STATE of Maine v. Robert RIDEOUT.
[¶ 1] Robert Rideout appeals from the judgment of conviction entered in the Superior Court (Aroostook County, Pierson, J.) on his conditional plea of guilty to the offense of operating a motor vehicle while his license was revoked as an habitual offender (Class C), 29-A M.R.S.A. § 2557 (Supp.1999).1 Rideout contends that the Superior Court erred by denying his pretrial motion to suppress statements and the out of court identification because the officer made the stop in violation of the fresh pursuit statute, 30-A M.R.S.A. § 2671(2) (1996).2 Rideout contends that the officer did not have probable cause, and in light of the circumstances, an extraterritorial stop was unreasonable. We affirm the judgment.
I. FACTS AND PROCEDURE
[¶ 2] Joseph Bubar, Chief of the Fort Fairfield Police Department, was acquainted with Rideout, a resident of Fort Fairfield, because he had arrested him on two previous occasions. On September 9, 1999, Chief Bubar was in uniform and driving a marked Fort Fairfield police cruiser from Fort Fairfield to attend court in Presque Isle. As he was traveling in Presque Isle, Chief Bubar came upon a vehicle driven by a person he believed to be Rideout. The Chief believed that Rideout's license was under suspension.3 He followed the vehicle for approximately three miles and observed that the driver was tall and had long hair. Other than the Chief's belief that Rideout was driving with a suspended license, he had no reason to stop the vehicle.
[¶ 3] Chief Bubar radioed the Presque Isle Police Department and was told that Rideout's license was, indeed, under suspension. The Chief requested that a unit from Presque Isle be dispatched to stop Rideout. The Presque Isle dispatcher responded that all of the Presque Isle units were busy and requested that the Chief make the stop. Chief Bubar stopped the vehicle and confirmed that it was Rideout operating the vehicle. A Presque Isle officer arrived after the Chief had requested Rideout's license, and Chief Bubar left.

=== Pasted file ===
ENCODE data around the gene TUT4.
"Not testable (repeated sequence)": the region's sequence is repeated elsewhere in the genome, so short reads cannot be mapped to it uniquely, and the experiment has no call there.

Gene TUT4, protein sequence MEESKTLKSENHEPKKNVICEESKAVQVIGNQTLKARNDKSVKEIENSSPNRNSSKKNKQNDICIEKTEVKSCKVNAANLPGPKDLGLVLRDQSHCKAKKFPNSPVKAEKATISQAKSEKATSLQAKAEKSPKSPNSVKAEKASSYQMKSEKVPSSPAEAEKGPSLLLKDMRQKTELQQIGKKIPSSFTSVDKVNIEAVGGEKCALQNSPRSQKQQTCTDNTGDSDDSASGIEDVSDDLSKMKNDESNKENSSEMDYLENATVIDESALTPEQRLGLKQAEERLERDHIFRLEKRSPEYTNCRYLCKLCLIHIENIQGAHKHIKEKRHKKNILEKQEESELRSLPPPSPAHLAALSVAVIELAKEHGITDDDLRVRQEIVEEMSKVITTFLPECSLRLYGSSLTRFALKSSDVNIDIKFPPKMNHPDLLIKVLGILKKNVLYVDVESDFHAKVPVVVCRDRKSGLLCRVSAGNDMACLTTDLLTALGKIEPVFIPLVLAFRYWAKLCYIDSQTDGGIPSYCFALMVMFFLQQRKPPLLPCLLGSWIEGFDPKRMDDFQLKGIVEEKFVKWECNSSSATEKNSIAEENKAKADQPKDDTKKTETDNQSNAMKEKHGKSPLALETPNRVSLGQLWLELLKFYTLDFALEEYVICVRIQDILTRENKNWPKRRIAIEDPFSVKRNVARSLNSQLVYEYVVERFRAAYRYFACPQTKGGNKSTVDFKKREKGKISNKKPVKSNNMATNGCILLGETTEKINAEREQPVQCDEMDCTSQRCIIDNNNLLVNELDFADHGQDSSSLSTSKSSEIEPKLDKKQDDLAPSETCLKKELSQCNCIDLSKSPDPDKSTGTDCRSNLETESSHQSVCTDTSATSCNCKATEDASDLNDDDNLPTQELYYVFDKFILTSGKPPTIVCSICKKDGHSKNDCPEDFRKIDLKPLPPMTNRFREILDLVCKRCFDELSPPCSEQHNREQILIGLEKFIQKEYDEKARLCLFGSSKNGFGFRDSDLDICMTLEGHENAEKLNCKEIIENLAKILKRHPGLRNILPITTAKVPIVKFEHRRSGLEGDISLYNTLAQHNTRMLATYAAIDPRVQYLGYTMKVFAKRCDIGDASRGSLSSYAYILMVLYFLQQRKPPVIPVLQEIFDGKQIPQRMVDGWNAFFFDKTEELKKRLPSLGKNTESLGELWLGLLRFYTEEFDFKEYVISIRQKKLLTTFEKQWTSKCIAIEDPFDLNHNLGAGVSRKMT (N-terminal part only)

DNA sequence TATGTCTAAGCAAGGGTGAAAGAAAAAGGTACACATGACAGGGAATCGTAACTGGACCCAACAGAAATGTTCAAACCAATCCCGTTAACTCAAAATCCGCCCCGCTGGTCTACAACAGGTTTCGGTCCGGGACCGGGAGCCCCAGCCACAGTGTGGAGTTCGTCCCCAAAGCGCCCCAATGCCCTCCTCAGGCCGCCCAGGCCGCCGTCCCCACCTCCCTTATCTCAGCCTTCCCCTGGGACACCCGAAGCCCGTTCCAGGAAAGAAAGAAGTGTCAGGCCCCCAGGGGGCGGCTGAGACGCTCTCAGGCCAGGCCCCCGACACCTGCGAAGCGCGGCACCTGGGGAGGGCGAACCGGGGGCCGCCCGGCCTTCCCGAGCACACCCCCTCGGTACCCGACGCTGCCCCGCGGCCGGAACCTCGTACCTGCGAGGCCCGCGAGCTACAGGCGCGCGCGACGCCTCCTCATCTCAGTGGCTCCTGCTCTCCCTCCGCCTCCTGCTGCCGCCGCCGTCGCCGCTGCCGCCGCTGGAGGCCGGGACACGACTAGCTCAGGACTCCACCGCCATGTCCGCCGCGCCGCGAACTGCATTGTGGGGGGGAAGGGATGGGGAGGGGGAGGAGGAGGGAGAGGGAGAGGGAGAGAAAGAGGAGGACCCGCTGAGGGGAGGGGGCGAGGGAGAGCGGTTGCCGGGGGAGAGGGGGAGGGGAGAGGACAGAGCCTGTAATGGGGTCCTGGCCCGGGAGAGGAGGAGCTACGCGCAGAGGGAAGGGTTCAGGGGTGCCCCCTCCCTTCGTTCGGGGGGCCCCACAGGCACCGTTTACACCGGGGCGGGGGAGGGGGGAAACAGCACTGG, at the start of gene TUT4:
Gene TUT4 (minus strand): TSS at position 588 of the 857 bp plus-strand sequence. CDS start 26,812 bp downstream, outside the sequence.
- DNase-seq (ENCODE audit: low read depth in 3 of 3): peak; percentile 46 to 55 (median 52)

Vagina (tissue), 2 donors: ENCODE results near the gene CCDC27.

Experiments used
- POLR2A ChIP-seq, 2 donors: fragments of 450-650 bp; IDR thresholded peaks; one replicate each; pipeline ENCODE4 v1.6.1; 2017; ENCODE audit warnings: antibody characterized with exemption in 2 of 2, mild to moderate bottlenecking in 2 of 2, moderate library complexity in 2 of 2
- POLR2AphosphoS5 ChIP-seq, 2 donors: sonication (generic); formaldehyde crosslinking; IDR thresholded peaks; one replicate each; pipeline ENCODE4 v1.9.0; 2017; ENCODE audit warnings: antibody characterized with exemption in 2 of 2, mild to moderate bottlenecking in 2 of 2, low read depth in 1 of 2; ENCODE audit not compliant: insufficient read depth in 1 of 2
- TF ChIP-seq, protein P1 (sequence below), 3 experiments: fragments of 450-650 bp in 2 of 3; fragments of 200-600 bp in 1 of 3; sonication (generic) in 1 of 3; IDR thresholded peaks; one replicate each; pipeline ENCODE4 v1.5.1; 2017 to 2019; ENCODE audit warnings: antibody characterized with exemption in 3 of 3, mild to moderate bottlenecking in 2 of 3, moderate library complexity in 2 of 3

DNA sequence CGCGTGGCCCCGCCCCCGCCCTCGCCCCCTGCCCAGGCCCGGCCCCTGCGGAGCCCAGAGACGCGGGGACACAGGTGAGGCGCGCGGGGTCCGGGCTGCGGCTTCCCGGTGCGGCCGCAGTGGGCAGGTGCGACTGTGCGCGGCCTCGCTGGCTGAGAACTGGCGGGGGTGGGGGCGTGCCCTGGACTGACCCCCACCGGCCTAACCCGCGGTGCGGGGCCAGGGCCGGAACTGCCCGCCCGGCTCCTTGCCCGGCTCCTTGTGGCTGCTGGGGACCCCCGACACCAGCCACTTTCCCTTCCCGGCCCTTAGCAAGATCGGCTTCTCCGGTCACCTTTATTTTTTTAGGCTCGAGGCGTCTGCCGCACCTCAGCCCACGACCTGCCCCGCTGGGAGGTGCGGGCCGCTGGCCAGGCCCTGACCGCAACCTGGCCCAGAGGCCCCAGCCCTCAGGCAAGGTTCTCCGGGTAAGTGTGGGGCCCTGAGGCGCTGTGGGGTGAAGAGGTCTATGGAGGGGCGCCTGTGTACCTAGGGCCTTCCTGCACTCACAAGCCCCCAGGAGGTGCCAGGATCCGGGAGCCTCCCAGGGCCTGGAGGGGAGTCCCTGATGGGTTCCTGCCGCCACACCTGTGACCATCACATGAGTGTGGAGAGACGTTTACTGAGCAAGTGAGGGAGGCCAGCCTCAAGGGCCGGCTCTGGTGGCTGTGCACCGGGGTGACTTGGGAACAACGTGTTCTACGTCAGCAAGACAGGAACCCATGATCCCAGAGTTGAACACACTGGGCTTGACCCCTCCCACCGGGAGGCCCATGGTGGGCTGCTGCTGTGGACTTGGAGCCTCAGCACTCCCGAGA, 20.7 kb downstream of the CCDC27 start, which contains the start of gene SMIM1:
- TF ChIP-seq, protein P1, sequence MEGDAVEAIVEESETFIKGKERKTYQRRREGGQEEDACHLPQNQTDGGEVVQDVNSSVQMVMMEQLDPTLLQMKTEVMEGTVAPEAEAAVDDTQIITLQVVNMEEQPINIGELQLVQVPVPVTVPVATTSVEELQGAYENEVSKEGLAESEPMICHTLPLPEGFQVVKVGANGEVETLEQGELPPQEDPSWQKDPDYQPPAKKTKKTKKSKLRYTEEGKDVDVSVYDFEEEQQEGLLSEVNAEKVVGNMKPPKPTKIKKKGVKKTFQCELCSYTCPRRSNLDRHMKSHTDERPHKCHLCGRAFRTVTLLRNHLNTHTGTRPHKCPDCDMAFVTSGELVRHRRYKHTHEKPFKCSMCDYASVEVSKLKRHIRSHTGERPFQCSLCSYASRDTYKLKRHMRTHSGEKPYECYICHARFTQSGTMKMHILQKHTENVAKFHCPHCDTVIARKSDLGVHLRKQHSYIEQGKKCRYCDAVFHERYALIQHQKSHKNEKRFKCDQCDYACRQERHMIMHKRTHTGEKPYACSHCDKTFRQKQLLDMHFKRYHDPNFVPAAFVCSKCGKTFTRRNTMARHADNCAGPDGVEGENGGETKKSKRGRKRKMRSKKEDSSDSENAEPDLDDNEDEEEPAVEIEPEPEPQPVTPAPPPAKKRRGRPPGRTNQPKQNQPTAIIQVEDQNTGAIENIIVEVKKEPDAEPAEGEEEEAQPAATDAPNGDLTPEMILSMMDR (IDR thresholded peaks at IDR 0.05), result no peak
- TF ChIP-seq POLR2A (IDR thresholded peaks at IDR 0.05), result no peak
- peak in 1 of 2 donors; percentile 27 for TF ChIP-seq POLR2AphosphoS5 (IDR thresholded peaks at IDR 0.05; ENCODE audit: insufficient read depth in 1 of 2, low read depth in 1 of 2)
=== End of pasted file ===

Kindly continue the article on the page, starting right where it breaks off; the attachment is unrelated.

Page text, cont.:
[¶ 4] After being indicted by the grand jury on one count of operating after habitual offender revocation, Rideout pleaded not guilty and filed a motion to suppress his statements and the out of court eyewitness identification. Chief Bubar testified at the suppression hearing, and the court denied the motion to suppress. The Superior Court found that the Chief had probable cause to stop Rideout's vehicle, and the extraterritorial stop was reasonable. Pursuant to M.R.Crim. P. 11(a)(2), Rideout entered a conditional plea of guilty.4
II. SUPERIOR COURT'S FINDING OF PROBABLE CAUSE
[¶ 5] At the end of the suppression hearing, the Superior Court found that Chief Bubar had probable cause to stop Rideout's vehicle. Rideout contends that Chief Bubar did not have probable cause to stop the vehicle.
[¶ 6] The Superior Court's finding of probable cause subsumes a finding of a reasonable and articulable suspicion. See State v. Babcock, 361 A.2d 911, 914 (Me.1976) (inferring that probable cause is a more difficult standard to establish than a reasonable and articulable suspicion standard). The Constitution requires only the presence of a reasonable and articulable suspicion to make an investigatory stop of a vehicle, so we need not determine whether Chief Bubar also had probable cause to make the stop. Id.; State v. Dulac, 600 A.2d 1121, 1122 (Me.1992) (finding that “[t]he Fourth Amendment to the United States Constitution and Article I, section 5 of our Maine Constitution require that in order to make a valid investigatory stop, a law enforcement officer must act on the basis of specific and articulable facts which, taken together with rational inferences from those facts, reasonably warrant that intrusion”) (citations and internal quotations omitted). We do not need to review the finding of a reasonable and articulable suspicion, however, because Rideout concedes that Chief Bubar had a reasonable and articulable suspicion to make the stop. See State v. Huether, 2000 ME 59, 748 A.2d 993.
III. VIOLATION OF FRESH PURSUIT STATUTE
[¶ 7] Chief Bubar stopped Rideout in a municipality in which Chief Bubar was not appointed as a law enforcement officer; therefore, the stop violated the fresh pursuit statute, 30-A M.R.S.A. § 2671. Rideout contends that the statutory violation warrants the application of the exclusionary rule because of the absence of the requisite probable cause and reasonableness to justify a violation of the fresh pursuit statute.